BANGKOK — Any suspects arrested in connection to the Mother’s Day bomb and arson attacks will be tried by the military, the top police investigator in the case said Wednesday.

The announcement underscored the seemingly marginalized role of the police force in an investigation in which the military is taking the lead, a divided effort illustrated Tuesday when the same police commander backtracked on claims one perpetrator had been arrested.

Top Police Investigator Scolds Officers, Suggests Military Arrested Wrong Guy

“I will personally inspect all case files and all requests for arrest warrants to the courts,” police Gen. Srivara Ransibrahmanakul, the head of the investigation team, told reporters. “All case files will be under the jurisdiction of the military courts.”

Four people were killed when a series of explosions and firebombs struck seven provinces over the course of Thursday and Friday. The latter date marked Her Majesty the Queen’s Birthday and Mother’s Day in Thailand.

Since the armed forces seized power from an elected government in May 2014, military courts are given authority to try civilians in cases the junta deems matters of national security.

This includes suspects charged for terror attacks, such as the bombing of Erawan Shrine in Bangkok one year ago today, which killed 20 people.

Srivara also told reporters the court has only approved arrest warrants for two suspects for the Mother’s Day bombings so far: Chiang Mai native Sakarin Karuehat and Narathiwat resident Ahama Lengha.

Sakarin is being held on an army base for interrogation, while Ahama’s whereabouts are unknown.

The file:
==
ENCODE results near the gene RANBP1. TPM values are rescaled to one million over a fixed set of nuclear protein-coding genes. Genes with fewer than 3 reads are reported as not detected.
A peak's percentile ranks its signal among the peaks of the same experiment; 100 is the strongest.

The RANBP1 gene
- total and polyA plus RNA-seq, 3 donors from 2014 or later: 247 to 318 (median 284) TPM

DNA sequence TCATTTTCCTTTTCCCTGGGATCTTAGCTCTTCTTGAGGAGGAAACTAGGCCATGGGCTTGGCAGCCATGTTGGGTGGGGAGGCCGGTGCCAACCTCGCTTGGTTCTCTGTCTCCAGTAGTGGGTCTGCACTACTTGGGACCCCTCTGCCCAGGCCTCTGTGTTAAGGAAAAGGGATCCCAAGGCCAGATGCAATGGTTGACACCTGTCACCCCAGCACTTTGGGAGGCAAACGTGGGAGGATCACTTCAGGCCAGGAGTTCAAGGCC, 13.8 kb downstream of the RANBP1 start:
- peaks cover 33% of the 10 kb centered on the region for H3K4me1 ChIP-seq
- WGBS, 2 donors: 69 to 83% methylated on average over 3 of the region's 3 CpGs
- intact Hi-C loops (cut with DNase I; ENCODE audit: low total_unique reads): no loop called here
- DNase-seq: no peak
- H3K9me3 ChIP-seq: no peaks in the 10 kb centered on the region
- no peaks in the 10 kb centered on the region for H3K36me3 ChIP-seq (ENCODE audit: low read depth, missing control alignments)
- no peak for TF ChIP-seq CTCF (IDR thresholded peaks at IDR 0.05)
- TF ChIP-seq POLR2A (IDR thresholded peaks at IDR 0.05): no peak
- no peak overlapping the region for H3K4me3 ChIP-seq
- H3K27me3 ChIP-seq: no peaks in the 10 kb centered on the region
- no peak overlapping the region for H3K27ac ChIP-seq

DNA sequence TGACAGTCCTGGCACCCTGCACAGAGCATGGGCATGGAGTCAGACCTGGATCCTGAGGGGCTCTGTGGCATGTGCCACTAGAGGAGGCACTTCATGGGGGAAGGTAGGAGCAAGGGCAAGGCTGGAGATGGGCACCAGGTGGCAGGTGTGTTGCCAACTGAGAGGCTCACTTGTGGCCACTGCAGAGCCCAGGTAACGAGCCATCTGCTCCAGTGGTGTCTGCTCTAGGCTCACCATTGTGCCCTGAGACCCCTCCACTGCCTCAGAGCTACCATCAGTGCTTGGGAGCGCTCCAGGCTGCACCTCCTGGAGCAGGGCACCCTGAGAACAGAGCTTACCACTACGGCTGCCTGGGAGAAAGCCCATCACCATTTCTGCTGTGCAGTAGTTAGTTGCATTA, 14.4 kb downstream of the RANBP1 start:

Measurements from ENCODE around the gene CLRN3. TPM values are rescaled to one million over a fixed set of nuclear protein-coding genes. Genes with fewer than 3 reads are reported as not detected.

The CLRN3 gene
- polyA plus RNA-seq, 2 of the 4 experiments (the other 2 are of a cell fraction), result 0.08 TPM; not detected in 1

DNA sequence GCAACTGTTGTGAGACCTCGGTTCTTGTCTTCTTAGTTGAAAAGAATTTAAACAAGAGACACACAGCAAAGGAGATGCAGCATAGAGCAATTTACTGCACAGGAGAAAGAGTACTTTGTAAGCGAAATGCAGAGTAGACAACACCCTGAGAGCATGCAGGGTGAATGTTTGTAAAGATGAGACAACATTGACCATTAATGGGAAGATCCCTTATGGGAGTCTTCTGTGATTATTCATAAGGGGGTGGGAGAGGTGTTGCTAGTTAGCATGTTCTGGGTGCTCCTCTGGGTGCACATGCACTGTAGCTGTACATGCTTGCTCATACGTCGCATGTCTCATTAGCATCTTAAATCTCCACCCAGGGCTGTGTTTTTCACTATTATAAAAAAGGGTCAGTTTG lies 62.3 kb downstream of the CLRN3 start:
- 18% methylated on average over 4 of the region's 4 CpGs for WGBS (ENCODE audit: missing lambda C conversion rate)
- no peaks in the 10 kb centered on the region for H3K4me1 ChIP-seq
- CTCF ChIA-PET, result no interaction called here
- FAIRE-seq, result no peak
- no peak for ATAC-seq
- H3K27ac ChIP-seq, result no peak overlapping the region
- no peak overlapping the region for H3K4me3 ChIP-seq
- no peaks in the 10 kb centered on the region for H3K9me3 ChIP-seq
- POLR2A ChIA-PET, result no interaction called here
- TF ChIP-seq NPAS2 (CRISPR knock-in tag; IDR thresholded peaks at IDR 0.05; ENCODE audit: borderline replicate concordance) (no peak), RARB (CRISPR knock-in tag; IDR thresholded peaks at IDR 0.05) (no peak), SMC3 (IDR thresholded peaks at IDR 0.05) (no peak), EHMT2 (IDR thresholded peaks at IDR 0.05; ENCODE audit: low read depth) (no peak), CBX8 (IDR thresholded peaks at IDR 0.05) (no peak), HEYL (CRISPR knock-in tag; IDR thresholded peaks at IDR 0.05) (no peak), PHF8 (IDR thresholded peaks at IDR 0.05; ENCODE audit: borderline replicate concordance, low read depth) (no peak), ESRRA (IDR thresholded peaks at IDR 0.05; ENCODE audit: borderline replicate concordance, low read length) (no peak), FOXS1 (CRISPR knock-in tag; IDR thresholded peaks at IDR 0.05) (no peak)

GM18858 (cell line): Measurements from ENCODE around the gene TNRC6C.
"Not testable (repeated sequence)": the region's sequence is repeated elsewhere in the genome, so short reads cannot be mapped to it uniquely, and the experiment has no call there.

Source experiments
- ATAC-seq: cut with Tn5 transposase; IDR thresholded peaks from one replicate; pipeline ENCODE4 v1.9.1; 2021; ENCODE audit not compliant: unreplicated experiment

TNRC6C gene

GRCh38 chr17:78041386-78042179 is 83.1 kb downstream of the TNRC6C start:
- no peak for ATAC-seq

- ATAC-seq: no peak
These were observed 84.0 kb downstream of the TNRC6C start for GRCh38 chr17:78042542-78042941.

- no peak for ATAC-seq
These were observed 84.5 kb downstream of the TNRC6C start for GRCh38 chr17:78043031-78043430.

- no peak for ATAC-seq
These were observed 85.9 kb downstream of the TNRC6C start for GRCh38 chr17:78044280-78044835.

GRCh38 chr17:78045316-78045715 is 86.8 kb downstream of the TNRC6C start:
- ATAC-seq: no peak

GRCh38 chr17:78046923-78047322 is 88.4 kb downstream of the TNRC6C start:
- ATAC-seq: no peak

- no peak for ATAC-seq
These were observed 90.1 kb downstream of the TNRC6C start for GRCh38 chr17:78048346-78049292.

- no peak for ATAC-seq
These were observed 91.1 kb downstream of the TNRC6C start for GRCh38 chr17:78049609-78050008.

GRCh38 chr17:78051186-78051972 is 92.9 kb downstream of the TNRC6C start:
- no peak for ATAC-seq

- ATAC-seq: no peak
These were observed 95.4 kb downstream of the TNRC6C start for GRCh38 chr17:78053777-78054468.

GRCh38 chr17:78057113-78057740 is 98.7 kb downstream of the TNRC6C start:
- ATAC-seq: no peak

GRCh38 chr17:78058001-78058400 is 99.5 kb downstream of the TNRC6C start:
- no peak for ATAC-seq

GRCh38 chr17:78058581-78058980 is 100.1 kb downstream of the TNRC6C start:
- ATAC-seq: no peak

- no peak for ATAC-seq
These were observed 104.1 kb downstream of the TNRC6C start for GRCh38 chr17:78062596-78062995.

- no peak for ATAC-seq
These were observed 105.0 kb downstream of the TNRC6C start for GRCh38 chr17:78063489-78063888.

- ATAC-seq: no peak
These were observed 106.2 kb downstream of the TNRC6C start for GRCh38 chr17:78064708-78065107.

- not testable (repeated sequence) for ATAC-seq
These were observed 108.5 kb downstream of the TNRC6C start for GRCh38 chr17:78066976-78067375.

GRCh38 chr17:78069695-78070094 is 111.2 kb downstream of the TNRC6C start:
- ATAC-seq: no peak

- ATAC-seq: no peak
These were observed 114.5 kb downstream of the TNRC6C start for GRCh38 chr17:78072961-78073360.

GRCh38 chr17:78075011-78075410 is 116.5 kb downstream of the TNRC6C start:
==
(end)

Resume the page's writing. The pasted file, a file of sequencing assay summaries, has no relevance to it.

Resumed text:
Angkhana Neelaphaijit, a member of the National Human Rights Commission, said she’s concerned by the military’s detention of Sakarin and his lack of communication with lawyers or his family.

“No matter in what situation, suspects have rights,” Angkhana said. “Otherwise, if the state detains and holds people at any location they please, without telling their relatives, it risks becoming forced disappearance. Therefore, security officers must be careful and transparent.”

Angkhana said her agency has not yet received any complaints of human rights abuses regarding Sakarin at the military base so far, and it would only attempt to inspect his the conditions of his detention if his family requested the commission do so.

An army officer at the base where Sakarin is being held said he’s doing fine.

“He’s in good health. We chat with him good naturedly,” said a high-ranking officer at the 41st Army Circle base, who refused to give his name because he’s not authorized to speak to the media. “He’s just a person of interest. We are not treating him as suspect.”

The officer also denied the assertion made by deputy police chief Sriwara that the military is keeping him in the dark about Sakarin.

“It was police who asked the court for the warrant. We only took care of the procedure,” the officer said. “If the police didn’t seek a court warrant for him, we wouldn’t have gone there to arrest him. Soldiers only follow orders from law enforcement officials.”